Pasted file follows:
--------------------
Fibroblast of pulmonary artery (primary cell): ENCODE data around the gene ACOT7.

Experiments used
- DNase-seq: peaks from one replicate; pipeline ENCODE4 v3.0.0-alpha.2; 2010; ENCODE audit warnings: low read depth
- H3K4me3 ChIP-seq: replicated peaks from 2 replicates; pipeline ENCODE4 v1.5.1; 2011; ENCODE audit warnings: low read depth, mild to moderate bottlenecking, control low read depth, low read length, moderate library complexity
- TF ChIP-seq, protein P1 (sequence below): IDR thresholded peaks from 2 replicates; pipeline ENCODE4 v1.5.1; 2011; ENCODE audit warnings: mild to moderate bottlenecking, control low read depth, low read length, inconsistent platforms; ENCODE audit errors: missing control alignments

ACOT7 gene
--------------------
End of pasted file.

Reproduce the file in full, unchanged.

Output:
Fibroblast of pulmonary artery (primary cell): ENCODE data around the gene ACOT7.

Experiments used
- DNase-seq: peaks from one replicate; pipeline ENCODE4 v3.0.0-alpha.2; 2010; ENCODE audit warnings: low read depth
- H3K4me3 ChIP-seq: replicated peaks from 2 replicates; pipeline ENCODE4 v1.5.1; 2011; ENCODE audit warnings: low read depth, mild to moderate bottlenecking, control low read depth, low read length, moderate library complexity
- TF ChIP-seq, protein P1 (sequence below): IDR thresholded peaks from 2 replicates; pipeline ENCODE4 v1.5.1; 2011; ENCODE audit warnings: mild to moderate bottlenecking, control low read depth, low read length, inconsistent platforms; ENCODE audit errors: missing control alignments

ACOT7 gene